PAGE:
What are your thoughts on the so-called universal museum? Do they continue to confirm prejudice or promote tolerance? Where do we go from here?

Job Post: Dorchester Historical Society Seeks Part Time Researcher

FROM THE DORCHESTER HISTORICAL SOCIETY

Dorchester Historical Society, 195 Boston Street, Dorchester, MA 02125

Job Description

Researcher/Writer Veterans Project Phase 1

This is a grant-funded, temporary position. A minimum of 10-15 hours of work per week is required. Payment will be based upon number of deliverables produced. Work must be completed by Nov. 15, 2019.
DUTIES:
Under the guidance of the Collections Committee of the Dorchester Historical Society, the Coordinator will be the main genealogical researcher and biographical writer for the Veterans Project.
● Research and compile genealogical data for a predetermined list of Dorchester residents who have served in the armed forces
● Use genealogical data (online resources, onsite resources)and documentary evidence, to write a high-quality, short biographical narrative of each Dorchester service member
● Use proper citation methods to document the source of information used in producing biographies
● Submit biography drafts to Collections Committee for review and online publication
● Report periodically on progress of the project, including metric data

PREFERRED QUALIFICATIONS:
● Minimum education required: Bachelor’s degree in history or related field. Graduate students currently pursuing degrees in public history are strongly preferred.
● Keen interest and experience in performing historical/genealogical research
● Strong research and writing skills
● Strong organizational skills, including the ability to independently manage project timelines and tasks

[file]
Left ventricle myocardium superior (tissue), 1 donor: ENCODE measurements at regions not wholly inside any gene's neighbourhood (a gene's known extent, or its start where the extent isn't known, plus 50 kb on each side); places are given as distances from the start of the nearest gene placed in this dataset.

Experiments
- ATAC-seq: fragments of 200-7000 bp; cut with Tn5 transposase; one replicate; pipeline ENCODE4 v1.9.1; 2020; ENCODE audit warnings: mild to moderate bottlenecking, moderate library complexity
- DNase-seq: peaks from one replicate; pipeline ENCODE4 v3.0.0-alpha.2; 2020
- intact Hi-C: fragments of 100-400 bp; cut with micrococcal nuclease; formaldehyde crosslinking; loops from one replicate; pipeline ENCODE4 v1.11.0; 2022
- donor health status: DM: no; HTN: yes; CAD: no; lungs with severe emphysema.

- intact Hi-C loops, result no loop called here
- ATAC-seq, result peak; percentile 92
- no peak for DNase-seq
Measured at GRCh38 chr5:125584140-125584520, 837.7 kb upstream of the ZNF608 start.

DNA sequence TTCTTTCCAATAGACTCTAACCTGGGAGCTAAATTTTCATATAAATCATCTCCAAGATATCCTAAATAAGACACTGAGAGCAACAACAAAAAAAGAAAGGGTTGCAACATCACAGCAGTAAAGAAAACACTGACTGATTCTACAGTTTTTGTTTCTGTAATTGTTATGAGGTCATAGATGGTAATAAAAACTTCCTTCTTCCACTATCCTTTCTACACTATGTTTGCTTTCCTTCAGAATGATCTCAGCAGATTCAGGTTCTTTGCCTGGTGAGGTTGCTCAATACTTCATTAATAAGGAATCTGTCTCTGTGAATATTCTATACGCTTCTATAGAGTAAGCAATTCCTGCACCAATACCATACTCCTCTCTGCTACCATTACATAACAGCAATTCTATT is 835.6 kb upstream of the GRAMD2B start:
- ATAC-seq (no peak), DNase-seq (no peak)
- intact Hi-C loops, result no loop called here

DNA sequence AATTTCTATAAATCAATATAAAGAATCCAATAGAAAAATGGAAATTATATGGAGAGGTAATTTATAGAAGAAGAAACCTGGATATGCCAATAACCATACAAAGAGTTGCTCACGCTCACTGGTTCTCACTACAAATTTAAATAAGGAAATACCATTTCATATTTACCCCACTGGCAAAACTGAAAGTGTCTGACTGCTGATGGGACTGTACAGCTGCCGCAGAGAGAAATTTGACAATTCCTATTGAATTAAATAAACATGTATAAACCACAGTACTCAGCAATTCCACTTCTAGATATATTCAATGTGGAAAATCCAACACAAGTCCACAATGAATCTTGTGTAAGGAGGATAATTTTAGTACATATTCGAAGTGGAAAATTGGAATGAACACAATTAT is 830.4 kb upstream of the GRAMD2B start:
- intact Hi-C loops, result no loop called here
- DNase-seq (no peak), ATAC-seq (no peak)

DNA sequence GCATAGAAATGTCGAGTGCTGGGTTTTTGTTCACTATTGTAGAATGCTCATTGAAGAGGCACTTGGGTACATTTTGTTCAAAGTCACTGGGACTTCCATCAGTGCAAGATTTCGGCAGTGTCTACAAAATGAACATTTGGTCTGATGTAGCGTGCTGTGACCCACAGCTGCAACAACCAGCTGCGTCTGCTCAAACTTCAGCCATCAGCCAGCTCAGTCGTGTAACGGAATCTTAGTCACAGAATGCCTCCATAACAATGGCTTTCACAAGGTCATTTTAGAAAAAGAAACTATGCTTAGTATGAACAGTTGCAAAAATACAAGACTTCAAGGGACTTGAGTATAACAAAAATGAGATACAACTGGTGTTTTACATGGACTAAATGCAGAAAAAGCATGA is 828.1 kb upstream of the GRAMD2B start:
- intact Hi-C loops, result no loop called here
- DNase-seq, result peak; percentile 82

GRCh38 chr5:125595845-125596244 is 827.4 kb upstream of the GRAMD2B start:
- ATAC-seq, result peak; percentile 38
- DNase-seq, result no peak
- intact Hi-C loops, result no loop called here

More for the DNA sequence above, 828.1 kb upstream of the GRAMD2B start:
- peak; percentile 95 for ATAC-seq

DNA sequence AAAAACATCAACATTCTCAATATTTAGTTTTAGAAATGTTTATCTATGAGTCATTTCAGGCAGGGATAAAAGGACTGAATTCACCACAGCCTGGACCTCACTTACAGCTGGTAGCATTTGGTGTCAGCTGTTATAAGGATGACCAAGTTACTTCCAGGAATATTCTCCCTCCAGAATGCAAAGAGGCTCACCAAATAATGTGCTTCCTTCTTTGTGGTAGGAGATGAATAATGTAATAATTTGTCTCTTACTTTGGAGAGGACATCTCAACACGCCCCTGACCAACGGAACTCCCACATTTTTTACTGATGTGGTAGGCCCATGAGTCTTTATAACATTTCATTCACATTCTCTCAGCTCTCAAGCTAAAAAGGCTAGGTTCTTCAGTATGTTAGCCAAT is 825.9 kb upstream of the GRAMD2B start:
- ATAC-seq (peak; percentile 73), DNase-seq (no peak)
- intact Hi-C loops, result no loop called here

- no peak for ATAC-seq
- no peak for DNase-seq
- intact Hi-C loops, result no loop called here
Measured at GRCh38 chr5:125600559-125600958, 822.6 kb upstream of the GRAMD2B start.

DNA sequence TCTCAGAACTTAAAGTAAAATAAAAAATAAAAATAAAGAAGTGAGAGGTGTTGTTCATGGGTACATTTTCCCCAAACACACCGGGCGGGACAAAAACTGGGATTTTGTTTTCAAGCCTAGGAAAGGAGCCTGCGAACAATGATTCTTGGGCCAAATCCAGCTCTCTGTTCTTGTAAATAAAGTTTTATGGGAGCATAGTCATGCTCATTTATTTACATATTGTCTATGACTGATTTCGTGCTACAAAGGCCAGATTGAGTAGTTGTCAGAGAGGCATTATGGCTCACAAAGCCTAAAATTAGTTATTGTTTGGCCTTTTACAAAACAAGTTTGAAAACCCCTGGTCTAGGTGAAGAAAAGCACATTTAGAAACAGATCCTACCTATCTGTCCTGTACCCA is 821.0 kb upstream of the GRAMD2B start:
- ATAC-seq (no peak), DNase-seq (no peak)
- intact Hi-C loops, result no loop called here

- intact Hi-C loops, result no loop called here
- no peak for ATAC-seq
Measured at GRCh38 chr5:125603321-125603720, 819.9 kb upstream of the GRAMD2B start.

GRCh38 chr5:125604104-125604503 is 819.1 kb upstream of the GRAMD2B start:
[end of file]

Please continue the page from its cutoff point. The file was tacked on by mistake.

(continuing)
● Familiarity with genealogical research tools such as Family Search and Ancestry.com
● Familiarity with newspaper research
● Proficiency in MS Office, including Microsoft Word and Microsoft Excel

Please send cover letter and resume to: Earl Taylor, earltaylordorchhistsoc@gmail.com.  Please also include a writing sample of no more than 2 pages on a topic in history or genealogy.

Weekly Jobs Roundup!

Happy February! Here’s the job round up for the week of February 17th!

Northeast

Education-Exhibits Coordinator/Wethersfield Historical Society [Wethersfield, CT]

Curator/David Winton Bell Gallery (Brown University) [Providence, RI]

Assistant Education Director/Wade Institute for Science Education [Quincy, MA]

Registrar/deCordova Sculpture Park and Museum [Lincoln, MA]

Museum Educator/MIT Museum [Boston, MA]

Mid-Atlantic

Curator of Education and Public Engagement/Arkell Museum at Canajoharie and Canajoharie Library [Canajoharie, NY]

Collection Manager/George Eastman Museum [Rochester, NY]

Associate Manager, Education/Museum of the City of New York [New York, NY]

Education Associate/Cooper Hewitt, Smithsonian Design Museum [New York, NY] 

Informal Education Specialist/Space Telescope Science Institute [Baltimore, MD]

Institutional Relations Officer/National Museum of the American Indian [Washington, D.C.]

Southeast

General Museum Educator/University of North Florida [Jacksonville, FL]

Director of Education/Mosby Heritage Area Association [Loudoun County, VA]

Collections Manager/University of Alabama [Tuscaloosa, AL]

Curator, Historic Museums/Georgia College and State University [Milledgeville, GA]

Midwest

Education and Collections Manager/History Museum at the Castle [Appleton, WI]

Assistant Exhibits Preparator/Missouri Historical Society [St. Louis, MO]

K-12 Education Program Manager/Missouri Historical Society [St. Louis, MO]

Historic Site Supervisor/State Historical Society of North Dakota [Williston, ND]

Exhibition Designer/Detroit Institute of Arts [Detroit, MI]

ICAA Research Specialist/The Museum of Fine Arts, Houston [Houston, TX]

West

Interpretative Specialist/Denver Art Museum [Denver, CO]

Collection Information Specialist/LACMA [Los Angeles, CA]

Museum Educator/Oakland Museum of California [Oakland, CA]